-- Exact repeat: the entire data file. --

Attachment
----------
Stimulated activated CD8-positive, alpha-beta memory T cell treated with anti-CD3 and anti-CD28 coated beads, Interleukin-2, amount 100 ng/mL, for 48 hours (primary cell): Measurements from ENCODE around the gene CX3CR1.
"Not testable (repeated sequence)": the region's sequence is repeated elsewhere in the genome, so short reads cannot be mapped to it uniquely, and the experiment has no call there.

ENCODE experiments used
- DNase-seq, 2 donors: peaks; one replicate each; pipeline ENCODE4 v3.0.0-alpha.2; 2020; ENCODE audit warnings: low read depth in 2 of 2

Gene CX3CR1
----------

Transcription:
Stimulated activated CD8-positive, alpha-beta memory T cell treated with anti-CD3 and anti-CD28 coated beads, Interleukin-2, amount 100 ng/mL, for 48 hours (primary cell): Measurements from ENCODE around the gene CX3CR1.
"Not testable (repeated sequence)": the region's sequence is repeated elsewhere in the genome, so short reads cannot be mapped to it uniquely, and the experiment has no call there.

ENCODE experiments used
- DNase-seq, 2 donors: peaks; one replicate each; pipeline ENCODE4 v3.0.0-alpha.2; 2020; ENCODE audit warnings: low read depth in 2 of 2

Gene CX3CR1